Posted by: horizonguy | June 11, 2010

ASP.NET MVC CMS ( Thoughts, Reviews, Projects )

Just getting back into blogging after a long break. I’m developing an ASP.NET MVC CMS ( using my framework CommonLibrary.NET ).

Before I mention the specifics of my CMS, I do want to state that there are some rather good implementations of .NET based CMS systems. Let me first outline some of the available CMS products in .NET. I’ve used all the itemsThen I’ll talk about limitations I’ve found w/ CMS systems in general and then I’ll discuss the latest MVC 2 framework a bit.

OpenSource CMS Systems

  • DNN ( Dot Net Nuke )
  • Umbraco
  • Mojo Portal
  • BlogEngine.NET
  • N2
  • Kooboo
  • Graffiti CMS
  • Oxite / Orchard ( Microsoft’s CMS )

Commercial CMS Systems ( They also offer free versions )

  • Community Server
  • Kentico
  • SiteFinity
  • SiteCore

(NOTE: I’ve used DNN, BlogEngine, MojoPortal in the past, used Umbraco, N2, KooBoo less so and only ran orchard for demo purposes  and reviewed it’s codebase)

DNN

All in all, DNN has been around for a long time, has a huge user-base, it’s stable, may have had some performance issues in the past, but the team is/has continually improved the product. In addition, it’s got probably the most modules/plugins out there. All in all it’s pretty good. It is however developed in VB.NET( which is fine ) and the code base is quite old but being updated ( understandably so, given it’s been around a long time). And it’s currently targeting the C# 3.5 with ASP.NET WebForms.

BlogEngine.NET

I believe BlogEngine.NET is probably the lightest/simplest blogging engine w/ some CMS features. You can easily set it up and customize it fairly easily as well. Plus it doesn’t need to run against a database. Installation is a breeze(not much to actually install really). It’s written in ASP.NET 2.0 Web Forms with plans to upgrade and target 3.5/4.0.

MojoPortal

This is quite good as well. I found the usability of this to be very nice. It supports MySql, PostGres, SqlLite, MsSql among others. The codebase seems a bit big however and not as simple as BlogEngine.NET but this has a lot of features, from forums, to polls, to surveys. Install is fairly easy as well. It’s been upgraded to target 3.5 / 4.0 WebForms as of this writing.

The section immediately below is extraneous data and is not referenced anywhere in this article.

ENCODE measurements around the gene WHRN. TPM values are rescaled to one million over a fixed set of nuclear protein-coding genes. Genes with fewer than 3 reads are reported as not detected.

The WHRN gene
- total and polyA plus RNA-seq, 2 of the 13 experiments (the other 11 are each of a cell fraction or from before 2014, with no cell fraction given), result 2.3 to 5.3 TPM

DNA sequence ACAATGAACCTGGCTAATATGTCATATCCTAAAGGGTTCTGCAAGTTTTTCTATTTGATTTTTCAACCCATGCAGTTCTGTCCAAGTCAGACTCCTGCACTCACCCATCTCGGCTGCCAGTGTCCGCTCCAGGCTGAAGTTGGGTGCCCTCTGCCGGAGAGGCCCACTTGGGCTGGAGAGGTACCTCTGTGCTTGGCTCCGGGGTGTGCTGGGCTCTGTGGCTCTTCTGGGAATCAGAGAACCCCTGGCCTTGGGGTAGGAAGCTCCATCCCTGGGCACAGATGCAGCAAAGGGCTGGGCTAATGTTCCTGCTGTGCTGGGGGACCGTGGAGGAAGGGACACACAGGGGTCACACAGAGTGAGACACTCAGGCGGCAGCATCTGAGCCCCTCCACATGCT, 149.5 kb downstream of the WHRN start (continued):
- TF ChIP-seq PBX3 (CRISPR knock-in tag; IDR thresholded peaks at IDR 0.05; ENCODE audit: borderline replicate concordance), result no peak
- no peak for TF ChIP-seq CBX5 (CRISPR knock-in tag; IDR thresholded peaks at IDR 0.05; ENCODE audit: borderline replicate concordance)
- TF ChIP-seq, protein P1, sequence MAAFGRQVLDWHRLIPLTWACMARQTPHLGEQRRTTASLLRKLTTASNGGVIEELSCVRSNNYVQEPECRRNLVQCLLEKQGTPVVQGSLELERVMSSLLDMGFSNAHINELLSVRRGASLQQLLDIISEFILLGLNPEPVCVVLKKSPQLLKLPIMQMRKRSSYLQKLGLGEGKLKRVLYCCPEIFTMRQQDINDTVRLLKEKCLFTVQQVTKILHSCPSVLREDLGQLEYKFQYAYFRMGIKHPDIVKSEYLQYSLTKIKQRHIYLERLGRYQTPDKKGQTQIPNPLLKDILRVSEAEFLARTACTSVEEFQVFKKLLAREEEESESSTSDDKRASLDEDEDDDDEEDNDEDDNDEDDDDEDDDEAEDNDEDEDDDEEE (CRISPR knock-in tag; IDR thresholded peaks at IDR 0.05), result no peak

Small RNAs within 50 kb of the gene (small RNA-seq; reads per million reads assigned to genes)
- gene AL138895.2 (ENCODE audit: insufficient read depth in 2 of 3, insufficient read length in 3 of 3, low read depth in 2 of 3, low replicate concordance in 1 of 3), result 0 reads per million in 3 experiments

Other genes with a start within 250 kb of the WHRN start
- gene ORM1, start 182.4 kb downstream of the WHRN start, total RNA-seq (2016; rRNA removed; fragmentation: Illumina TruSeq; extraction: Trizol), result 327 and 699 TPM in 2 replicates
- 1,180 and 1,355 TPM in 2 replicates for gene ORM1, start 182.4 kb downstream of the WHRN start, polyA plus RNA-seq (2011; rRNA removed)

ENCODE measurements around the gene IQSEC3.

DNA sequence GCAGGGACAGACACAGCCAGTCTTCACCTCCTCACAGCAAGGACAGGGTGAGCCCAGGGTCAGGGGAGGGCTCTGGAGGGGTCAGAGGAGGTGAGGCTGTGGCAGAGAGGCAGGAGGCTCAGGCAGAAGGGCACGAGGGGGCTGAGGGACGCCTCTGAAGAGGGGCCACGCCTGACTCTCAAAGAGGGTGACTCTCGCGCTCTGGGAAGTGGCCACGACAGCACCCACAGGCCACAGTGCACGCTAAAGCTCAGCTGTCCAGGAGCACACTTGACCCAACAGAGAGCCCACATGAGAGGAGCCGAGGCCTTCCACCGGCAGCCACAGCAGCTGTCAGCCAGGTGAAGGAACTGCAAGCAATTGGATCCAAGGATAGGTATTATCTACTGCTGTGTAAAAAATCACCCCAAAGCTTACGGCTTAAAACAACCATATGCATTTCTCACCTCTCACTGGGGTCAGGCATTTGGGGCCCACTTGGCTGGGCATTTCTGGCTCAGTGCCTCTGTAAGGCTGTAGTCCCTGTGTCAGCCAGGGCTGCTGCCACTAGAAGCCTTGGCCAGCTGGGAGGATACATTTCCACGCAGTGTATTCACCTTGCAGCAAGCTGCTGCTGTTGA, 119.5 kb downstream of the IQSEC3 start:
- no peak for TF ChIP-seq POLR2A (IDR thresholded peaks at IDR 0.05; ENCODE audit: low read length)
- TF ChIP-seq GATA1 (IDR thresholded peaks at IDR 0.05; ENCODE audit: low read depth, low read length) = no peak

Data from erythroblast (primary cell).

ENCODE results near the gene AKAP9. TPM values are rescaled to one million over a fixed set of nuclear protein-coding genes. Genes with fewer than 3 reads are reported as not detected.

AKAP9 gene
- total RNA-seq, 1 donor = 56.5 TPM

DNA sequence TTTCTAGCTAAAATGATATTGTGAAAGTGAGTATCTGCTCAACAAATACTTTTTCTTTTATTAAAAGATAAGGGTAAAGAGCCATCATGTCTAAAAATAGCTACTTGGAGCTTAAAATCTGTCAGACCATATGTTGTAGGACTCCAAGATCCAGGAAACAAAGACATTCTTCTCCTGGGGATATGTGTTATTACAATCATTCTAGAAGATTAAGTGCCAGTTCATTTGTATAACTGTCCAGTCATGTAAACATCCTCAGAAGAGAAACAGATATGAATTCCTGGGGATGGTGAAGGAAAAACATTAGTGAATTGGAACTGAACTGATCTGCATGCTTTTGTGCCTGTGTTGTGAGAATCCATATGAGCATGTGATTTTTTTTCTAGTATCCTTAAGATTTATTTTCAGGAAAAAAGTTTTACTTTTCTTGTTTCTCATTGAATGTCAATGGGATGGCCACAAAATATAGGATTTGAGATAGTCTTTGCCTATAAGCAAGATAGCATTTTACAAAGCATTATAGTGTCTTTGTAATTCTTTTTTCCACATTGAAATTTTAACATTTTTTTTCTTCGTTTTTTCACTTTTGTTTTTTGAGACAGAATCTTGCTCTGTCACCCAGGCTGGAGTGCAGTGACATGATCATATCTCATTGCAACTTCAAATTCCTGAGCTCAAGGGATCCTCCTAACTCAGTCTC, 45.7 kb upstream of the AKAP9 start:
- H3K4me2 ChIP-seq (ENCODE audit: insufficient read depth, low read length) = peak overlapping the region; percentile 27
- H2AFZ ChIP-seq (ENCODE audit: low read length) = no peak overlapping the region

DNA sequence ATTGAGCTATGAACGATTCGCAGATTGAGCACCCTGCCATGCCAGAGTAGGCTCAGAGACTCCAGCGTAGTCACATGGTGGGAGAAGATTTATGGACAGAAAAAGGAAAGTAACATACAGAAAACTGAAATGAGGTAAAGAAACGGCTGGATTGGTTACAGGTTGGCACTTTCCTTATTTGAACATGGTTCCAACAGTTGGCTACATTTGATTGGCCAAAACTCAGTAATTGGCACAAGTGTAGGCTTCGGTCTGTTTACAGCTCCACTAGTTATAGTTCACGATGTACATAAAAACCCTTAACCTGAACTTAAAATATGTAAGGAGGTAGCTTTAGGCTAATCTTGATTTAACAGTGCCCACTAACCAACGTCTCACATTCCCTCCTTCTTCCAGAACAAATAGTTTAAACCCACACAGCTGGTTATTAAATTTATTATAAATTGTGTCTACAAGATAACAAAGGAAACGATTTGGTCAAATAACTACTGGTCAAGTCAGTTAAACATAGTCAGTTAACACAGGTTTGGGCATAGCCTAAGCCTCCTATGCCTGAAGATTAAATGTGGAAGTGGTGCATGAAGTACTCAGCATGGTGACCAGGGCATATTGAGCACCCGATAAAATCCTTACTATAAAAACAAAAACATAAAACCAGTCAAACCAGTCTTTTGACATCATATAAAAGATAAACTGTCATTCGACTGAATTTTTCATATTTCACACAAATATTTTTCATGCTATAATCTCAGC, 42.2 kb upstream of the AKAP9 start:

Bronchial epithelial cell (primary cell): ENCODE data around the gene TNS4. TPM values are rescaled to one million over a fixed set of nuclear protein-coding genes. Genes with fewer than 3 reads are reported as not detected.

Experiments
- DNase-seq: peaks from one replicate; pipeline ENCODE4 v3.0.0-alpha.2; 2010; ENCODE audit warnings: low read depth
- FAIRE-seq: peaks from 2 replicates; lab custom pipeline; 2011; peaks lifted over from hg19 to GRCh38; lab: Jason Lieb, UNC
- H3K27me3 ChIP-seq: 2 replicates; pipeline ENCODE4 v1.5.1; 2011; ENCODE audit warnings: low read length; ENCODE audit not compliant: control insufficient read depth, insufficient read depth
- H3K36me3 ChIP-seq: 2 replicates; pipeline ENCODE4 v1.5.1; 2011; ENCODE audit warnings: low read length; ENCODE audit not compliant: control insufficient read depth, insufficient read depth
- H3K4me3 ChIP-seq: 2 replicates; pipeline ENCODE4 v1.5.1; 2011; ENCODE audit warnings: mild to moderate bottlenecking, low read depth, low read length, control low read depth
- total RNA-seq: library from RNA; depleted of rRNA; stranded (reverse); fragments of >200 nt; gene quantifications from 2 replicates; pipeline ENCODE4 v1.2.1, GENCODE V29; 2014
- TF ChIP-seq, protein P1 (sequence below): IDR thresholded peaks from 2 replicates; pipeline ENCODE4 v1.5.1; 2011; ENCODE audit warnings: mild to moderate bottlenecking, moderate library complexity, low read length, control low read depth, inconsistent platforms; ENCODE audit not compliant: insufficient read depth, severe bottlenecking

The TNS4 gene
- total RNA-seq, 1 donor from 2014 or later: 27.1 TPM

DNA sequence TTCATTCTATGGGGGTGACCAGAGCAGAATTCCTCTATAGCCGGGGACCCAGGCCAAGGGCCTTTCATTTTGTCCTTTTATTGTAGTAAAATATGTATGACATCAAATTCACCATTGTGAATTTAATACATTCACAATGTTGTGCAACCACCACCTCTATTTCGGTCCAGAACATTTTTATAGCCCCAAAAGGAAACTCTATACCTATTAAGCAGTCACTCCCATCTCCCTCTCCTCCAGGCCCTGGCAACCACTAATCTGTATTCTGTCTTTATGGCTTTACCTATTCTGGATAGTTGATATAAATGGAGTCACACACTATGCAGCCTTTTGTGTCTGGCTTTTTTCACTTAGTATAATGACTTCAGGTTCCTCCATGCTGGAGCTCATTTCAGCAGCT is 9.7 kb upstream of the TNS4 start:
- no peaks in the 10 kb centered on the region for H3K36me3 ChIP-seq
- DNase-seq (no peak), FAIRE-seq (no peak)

Umbraco

Umbraco is elegant, it’s also fairly easy to use and really seems optimized for content/page management. It also has good support, documentation. The problem is not being able to run in medium-trust which many people complain about. I want a simple system install/development environment to run/test in. They are also looking to upgrade to 3.5/4.0

Oxite/Orchard

Now orchard is the successor to microsoft’s Oxite blog/cms platform which hasn’t been embraced by the community that well. Orchard however is getting a lot of attention these days it seems. I’ve played around with it a bit, reviewed the code base. It’s UI is quite nice, it’s dashboard is very simple. And of course it looks / acts very much like wordpress / blogger or any other high-end blogging site. The codebase is very big (especially for an MVC which i personally feel should “lighten” the load/code ). But still the codebase is still put together quite well. It also support multiple tenants( meaning muliple bloggers on one site, much like wordpress ). What I don’t understand is why microsoft is geting into this market. I agree w/ some of the reviews that were on it’s codeplex site. It is a strange position for them to be in, especially when so many of the open-source community members they are supporting, are building CMS systems and/or trying to make. Nevertheless, it’s still looks very interesting as a CMS/blog. This is also ASP.NET MVC based with the target framework of 3.5 I believe.